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Taqa shelves $12bn Turkish coal project and scales back in Canada

Reorganisation in Canada represents one of the final stages of the clean up from Taqa’s earlier years, while Turkey deal called off due to 'other commitments'.
Taqa let go of 162 people from its North America business this year. Above, a Taqa staff in Alberta, Canada.
Taqa let go of 162 people from its North America business this year. Above, a Taqa staff in Alberta, Canada.

Abu Dhabi National Energy (Taqa), the Government’s utility owner that invests in oil and gas abroad, plans to further consolidate its operations in Canada and has “shelved” a US$12 billion coal project in Turkey, said its chief executive.

The company let go of 162 people from its North America business this year, where gas prices have sunk to half the price they were when Taqa bought the property thanks to an influx of shale supplies. In the coming few years it will continue to consolidate its acreage to focus on central Alberta, where its cost of production is cheapest, said Carl Sheldon, Taqa’s chief executive.

“What we’re trying to get to is say a business about two thirds its current size with about a third its cost base,” he said in an interview, adding that most personnel cuts had already been made in Calgary. “Like everybody who invested at the time we invested, gas was $7, it went to $13. So now when gas is at $3 dollars it’s much less profitable. But if you’re careful about it and especially in those central areas, we can make money when gas prices are where they’re at now.”

The reorganisation in Canada represents one of the final stages of the clean up from Taqa’s earlier years, when under another chief executive it bought assets as wide-ranging as power plants in the Caribbean and oil and gasfields in Montana.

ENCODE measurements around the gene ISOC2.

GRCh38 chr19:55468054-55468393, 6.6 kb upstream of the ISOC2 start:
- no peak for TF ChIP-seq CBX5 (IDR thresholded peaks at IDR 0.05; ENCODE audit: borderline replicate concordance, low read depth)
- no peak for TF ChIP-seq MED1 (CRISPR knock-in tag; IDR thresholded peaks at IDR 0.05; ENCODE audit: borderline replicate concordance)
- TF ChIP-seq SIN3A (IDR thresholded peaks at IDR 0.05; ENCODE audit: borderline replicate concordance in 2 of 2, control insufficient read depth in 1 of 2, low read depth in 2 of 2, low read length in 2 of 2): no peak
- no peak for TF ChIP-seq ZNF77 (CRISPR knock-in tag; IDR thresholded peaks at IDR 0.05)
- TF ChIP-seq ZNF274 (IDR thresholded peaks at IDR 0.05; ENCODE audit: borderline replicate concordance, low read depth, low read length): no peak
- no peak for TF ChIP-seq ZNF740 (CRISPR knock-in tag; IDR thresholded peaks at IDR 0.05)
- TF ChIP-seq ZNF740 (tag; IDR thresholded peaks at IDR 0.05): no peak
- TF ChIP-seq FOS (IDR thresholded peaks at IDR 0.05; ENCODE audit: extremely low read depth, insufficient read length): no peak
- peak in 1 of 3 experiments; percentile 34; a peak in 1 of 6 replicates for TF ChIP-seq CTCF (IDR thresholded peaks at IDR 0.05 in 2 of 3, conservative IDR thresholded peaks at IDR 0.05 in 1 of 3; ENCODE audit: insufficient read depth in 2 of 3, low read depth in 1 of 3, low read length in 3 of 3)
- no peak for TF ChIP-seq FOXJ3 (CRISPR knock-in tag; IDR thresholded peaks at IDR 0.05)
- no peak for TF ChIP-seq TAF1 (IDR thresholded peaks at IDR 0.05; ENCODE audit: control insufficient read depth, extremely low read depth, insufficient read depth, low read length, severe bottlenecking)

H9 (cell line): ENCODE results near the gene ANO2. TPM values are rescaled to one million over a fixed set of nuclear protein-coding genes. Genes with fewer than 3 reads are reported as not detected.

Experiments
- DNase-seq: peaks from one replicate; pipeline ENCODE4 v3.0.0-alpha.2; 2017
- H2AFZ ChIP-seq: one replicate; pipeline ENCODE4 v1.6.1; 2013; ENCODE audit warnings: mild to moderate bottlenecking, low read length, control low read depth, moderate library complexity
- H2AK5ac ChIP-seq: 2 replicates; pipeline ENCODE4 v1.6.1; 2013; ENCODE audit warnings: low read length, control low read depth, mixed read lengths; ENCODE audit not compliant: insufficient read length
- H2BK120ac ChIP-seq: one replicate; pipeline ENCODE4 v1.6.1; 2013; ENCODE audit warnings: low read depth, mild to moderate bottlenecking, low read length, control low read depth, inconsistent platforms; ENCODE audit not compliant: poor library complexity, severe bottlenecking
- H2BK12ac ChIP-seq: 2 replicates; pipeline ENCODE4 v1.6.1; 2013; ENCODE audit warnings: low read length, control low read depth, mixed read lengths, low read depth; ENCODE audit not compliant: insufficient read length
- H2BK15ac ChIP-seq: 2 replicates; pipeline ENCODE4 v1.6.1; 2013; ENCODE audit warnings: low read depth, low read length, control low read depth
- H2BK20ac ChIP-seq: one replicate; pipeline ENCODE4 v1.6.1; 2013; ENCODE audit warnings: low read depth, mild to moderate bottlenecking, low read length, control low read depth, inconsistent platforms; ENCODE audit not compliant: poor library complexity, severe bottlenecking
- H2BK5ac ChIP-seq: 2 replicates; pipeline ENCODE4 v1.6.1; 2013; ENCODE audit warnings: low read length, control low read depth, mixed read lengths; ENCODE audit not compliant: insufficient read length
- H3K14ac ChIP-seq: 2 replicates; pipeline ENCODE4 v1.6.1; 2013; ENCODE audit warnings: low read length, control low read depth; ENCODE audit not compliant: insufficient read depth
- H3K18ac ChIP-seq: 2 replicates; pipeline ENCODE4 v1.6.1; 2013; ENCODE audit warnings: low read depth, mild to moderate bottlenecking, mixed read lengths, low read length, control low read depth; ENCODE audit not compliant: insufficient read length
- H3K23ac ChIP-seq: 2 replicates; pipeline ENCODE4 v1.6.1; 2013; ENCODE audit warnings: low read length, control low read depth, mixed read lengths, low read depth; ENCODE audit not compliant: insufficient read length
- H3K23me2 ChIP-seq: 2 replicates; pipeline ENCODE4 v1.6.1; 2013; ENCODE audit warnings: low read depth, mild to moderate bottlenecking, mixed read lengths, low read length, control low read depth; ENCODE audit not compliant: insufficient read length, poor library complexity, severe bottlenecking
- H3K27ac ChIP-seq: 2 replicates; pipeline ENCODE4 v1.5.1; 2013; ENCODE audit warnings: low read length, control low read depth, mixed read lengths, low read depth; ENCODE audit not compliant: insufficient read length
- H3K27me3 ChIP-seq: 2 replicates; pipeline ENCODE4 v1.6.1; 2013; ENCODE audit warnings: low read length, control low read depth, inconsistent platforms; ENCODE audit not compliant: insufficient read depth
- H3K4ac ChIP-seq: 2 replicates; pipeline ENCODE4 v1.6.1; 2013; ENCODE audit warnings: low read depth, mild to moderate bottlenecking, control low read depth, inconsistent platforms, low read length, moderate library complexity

Although many of those purchases have since been offloaded, the company’s operations remain wide-ranging – besides the North American acreage it pumps oil in the North Sea, produces power in Ghana, and stores gas in an underground reservoir in the Netherlands. For now it is turning its focus more to opportunities closer to home, such as Iraq, where it is drilling in the semi-autonomous Kurdistan region, and Egypt, where along with Mubadala Petroleum and International Petroleum Investment Corporation (Ipic) it is evaluating opportunities as part of a government-led effort to aid the ailing economy through infrastructure investment.

“It’s where our political passport is probably the most valuable,” said Mr Sheldon. “It has in it places like Iraq where you’ve got very significant reserve bases that we’re capable of accessing. Other big firms are outside. They’re in the deepwater or they’re in the very hard-to-find areas – to play there you need much more capital stamina than we have.”

For now those regional opportunities do not include Turkey, where in January Taqa signed a government-backed agreement to spearhead a $12bn coal mining and power production project. The deal spanned the development of lignite coal mines in southern Turkey’s Afsin-Elbistan region and the construction of 7,000 megawatts of coal-fired power plants, able to meet 10 per cent of Turkey’s projected power demand at the end of the decade-long construction period.

In August, Taqa said it was delaying an investment decision because of spending priorities and pulled staff out of the country. Turkey’s energy minister, Taner Yildiz, accused Abu Dhabi of delaying a commercial investment because of the governments’ different views on Egypt and Syria.

“For the time being we’ve shelved our plans in Turkey, because we have other commitments,” said Mr Sheldon. “Certainly things in the region change quickly, so in some sense we’re opportunistic. So there’s a wait-and-see answer to this. It’ll depend on circumstances, so it’s hard to give you a time frame. But in purely commercial terms, as with many countries in the region, Turkey has good growth dynamics and we think it’s an interesting market.”

ayee@thenational.ae

Updated: November 16, 2013 04:00 AM

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